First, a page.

Navigating Compliance When Bringing Back Employees

The workplace landscape looks much different than it did two years ago. With offices everywhere emerging from a global pandemic, a “return to normal” means first developing workplace policies that protect every one of your employees. From Covid testing to updated workplace protocols, there’s a lot of important steps employers need to figure out before re-opening the doors.

In short – it may feel like opening a brand new office. The collective changes could be quite confusing for both new and long-time employees alike, not to mention the employers themselves.

This proposes a crisis of compliance – two different kinds, in fact: both employee compliance with new guidelines once they return to work, and employer compliance with hiring laws, when it comes to bringing back furloughed (or possibly even laid off) workers. The two are connected – after all, a different kind of office requires a different kind of employee. What that means for the employer’s rights and responsibilities is where it gets complicated.

Communicating New & Updated Policies

Communicating office policies and guidelines are step one in ensuring your returning employees actually follow them, the same way it would be for new hires. Upon returning (or even before), it’s a great idea to update your company’s handbook and email it to the entire staff. However you eventually deliver them, document all updated rules and policies and communicate them clearly – so that everyone’s on the same page.

Of course all changes to company policy should be relayed by as many means and methods available to you, from emails to Slack announcements to video conferences. Specifically updating the employee handbook, however, is a vital step in the proces. This is not just for your peace of mind as an employer, but for preventing future miscommunication, and protecting company liability.

When properly maintained and updated, an employee handbook serves as a very useful source of information in settling office disputes. If your most recent guidelines are all clearly documented, it’s difficult for employees to say they weren’t properly informed of them.

Consistent Application of Policy

While effectively communicating both new and updated policies is essential to getting your employees on board with them, it’s equally important to apply them unilaterally. Inconsistencies in enforcing policy are a quick way to shatter office morale, breed resentment among staff and create an anxious culture in the workplace, even when it comes to bringing back staff.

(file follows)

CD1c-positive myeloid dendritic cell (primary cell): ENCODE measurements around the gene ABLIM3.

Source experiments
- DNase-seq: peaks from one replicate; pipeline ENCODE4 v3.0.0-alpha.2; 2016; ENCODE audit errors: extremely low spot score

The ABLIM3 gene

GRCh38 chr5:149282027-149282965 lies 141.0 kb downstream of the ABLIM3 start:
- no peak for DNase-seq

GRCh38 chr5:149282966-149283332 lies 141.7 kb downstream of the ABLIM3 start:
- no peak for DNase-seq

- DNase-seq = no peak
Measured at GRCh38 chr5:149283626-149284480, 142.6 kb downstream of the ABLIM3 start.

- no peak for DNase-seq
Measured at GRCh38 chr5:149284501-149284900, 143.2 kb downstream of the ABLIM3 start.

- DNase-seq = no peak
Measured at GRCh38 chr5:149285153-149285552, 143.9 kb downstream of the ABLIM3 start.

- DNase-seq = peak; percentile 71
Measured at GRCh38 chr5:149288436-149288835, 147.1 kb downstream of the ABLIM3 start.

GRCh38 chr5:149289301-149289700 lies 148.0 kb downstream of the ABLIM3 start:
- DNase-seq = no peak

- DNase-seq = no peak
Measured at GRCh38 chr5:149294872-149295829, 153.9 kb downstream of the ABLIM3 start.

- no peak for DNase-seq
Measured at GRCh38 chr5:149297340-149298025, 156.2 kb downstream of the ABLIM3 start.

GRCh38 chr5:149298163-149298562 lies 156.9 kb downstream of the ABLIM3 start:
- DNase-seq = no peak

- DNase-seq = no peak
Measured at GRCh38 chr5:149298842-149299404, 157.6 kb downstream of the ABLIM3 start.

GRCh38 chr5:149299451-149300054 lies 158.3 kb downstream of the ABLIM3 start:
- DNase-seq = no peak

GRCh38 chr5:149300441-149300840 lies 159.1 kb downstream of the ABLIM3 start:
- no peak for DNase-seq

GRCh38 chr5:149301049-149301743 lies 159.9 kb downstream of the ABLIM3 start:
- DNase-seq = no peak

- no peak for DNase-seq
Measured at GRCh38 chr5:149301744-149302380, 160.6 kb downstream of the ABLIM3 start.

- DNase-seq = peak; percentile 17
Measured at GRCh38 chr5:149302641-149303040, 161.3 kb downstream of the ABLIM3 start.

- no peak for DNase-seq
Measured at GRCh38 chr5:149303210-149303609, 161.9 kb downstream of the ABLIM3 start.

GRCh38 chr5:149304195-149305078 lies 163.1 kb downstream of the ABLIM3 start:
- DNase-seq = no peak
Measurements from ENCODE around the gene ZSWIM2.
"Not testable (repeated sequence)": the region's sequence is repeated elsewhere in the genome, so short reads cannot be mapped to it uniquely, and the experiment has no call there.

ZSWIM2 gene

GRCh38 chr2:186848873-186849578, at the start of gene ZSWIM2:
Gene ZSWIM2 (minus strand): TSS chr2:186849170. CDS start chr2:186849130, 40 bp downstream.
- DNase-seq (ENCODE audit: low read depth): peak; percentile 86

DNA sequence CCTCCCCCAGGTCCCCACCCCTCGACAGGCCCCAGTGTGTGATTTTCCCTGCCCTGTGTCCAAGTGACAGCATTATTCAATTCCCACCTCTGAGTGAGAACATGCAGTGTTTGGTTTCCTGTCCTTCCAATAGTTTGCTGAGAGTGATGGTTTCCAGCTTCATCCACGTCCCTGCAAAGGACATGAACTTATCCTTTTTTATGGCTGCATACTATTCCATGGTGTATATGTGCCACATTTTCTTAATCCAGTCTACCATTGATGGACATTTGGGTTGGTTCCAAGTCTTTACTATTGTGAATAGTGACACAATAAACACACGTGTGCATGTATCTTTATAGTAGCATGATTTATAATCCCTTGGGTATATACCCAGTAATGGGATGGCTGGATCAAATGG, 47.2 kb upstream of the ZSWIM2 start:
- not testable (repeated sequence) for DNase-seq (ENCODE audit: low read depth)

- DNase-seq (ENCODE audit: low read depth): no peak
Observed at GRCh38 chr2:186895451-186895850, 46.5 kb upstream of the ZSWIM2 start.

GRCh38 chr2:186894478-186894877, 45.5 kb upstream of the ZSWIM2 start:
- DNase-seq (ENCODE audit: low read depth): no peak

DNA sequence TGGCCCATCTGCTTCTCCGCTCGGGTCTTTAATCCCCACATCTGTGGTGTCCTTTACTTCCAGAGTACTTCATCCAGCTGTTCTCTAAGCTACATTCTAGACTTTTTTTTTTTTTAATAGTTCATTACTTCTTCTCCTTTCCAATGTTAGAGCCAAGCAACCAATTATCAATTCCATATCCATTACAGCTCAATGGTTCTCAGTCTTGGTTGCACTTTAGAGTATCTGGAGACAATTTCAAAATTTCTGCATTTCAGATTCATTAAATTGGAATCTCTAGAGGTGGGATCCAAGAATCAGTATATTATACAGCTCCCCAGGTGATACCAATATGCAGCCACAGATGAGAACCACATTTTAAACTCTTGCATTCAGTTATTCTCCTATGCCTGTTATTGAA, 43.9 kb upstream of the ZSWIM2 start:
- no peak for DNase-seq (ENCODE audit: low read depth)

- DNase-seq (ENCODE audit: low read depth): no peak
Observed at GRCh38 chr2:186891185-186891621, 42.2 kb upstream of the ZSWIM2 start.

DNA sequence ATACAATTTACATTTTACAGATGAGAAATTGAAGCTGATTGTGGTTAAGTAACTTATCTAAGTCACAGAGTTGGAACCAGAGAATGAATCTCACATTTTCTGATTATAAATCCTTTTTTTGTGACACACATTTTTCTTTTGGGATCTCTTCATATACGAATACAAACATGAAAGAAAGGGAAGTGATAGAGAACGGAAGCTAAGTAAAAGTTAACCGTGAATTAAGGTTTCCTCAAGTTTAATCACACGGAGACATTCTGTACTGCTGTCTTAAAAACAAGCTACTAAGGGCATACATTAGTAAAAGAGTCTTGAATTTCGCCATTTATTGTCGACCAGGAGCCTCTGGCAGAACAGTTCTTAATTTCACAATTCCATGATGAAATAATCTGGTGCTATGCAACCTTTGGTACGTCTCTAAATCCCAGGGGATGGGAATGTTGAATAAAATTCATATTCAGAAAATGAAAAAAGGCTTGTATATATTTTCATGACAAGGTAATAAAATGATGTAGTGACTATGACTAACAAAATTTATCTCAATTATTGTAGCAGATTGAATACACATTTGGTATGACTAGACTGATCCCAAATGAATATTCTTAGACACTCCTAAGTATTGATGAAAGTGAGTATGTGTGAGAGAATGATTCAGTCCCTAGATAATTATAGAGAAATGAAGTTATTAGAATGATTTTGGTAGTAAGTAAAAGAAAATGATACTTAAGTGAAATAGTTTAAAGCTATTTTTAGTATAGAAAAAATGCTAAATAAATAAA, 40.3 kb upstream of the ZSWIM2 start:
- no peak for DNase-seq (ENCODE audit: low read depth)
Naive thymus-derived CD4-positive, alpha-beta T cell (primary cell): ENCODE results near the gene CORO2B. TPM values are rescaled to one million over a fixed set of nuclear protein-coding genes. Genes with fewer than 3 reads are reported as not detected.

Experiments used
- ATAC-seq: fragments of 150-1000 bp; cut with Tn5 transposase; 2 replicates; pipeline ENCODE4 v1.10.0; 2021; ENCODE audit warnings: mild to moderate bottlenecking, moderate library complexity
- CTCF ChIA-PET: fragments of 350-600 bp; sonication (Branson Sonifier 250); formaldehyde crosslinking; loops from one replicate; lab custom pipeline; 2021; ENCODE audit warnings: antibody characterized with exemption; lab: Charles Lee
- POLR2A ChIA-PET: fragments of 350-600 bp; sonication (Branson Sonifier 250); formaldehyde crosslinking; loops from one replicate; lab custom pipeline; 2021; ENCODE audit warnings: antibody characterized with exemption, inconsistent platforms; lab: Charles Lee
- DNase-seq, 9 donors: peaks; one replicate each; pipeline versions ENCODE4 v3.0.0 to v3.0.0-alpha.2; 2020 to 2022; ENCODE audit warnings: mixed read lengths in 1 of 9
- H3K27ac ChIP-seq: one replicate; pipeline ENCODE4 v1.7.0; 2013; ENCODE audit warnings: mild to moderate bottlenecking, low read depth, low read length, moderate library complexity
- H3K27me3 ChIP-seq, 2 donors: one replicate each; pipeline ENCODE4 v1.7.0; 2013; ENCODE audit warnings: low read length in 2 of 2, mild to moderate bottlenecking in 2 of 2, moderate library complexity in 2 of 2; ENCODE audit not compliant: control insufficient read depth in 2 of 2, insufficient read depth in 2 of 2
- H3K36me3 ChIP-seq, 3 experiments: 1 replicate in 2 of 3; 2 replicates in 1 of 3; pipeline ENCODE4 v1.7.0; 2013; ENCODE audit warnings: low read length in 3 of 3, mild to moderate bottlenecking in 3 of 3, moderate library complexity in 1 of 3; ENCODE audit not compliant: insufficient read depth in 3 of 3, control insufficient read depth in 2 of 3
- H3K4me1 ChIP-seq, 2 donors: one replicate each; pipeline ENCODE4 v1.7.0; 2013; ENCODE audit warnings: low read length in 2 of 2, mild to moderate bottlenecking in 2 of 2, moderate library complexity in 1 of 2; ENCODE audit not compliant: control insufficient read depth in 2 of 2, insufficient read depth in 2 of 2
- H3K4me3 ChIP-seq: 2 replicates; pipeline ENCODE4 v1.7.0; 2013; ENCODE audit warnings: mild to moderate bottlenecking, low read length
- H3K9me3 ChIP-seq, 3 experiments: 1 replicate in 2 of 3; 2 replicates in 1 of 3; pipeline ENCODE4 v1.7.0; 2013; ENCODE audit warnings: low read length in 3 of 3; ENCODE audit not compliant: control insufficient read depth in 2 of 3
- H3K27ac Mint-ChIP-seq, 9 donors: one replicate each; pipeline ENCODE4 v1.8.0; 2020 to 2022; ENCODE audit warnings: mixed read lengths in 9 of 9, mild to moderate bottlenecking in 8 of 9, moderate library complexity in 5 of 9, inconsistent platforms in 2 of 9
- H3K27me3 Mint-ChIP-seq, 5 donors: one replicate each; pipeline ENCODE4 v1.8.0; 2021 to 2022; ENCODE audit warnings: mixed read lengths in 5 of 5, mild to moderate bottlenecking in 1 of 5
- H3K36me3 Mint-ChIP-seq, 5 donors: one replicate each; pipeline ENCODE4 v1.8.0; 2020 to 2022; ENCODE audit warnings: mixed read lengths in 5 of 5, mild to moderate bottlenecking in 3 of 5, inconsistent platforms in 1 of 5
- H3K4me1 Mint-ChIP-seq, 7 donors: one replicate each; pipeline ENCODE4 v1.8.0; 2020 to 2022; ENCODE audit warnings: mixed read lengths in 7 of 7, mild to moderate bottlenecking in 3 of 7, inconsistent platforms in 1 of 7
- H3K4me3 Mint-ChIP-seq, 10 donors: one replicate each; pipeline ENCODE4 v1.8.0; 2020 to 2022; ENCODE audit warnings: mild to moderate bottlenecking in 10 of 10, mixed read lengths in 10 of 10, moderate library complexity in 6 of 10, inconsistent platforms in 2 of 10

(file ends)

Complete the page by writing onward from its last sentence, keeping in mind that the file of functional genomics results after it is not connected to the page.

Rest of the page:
This applies to all policies across all positions (aside from very specific ones that pertain to certain departments). If employees feel like they’re being treated unfairly, you’ll have a whole new set of well-earned problems on your hands.

Updated Background Checks

Updated background checks for returning employees could be a harsh move for some companies, but a perfectly practical one for others. A lot has happened since the pandemic broadly moved much of the workforce out of the office and into remote positions (or in many unfortunate casee, into furlough or worse).

The most important thing to remember when considering new background checks for any employees, but particularly for returning ones, is the exact topic mentioned above – consistency across the board. We probably don’t have to tell you how poorly some employees would take it if you screened them without screening the others.

For liability purposes, some companies might want to go beyond a criminal background check in certain cases, particularly when bringing back those on furlough. However, not all states have the same regulations when it comes to what you’re allowed to screen for, even in instances of drug testing. 

Just as importantly, not all states have the same regulations when it comes to how you can conduct background checks, especially on returning employees. Transparency is vital here, as the prospect of being screened again could rub employees the wrong way, even if they’re being screened for purely legal reasons.

Research all federal, state and local guidelines before proceeding with any background checks, and consult with an expert who can give you trusted advice. PeopleG2 has a team of experts ready to help you, and provide guidance on exactly what you’re entitled to when running screenings.

A Compliant Conclusion

From disclosure mandates to ban the box laws and beyond, compliance can already be a tricky field to navigate when hiring, but when it comes to policies for returning employees, it can be a downright maze. PeopleG2’s team can advise you on all relevant regulations – from the Fair Credit Reporting Act, to all requirements provided by the FTC and the Equal Employment Opportunity Commission.

Don’t risk getting a claim against you by a returning (or no longer returning) employee, all because of guidelines you didn’t realize had changed. Reach out to PG2’s team today to learn which rules you need to follow when bringing back employees, and which rules of your own you’re allowed to set while doing so.

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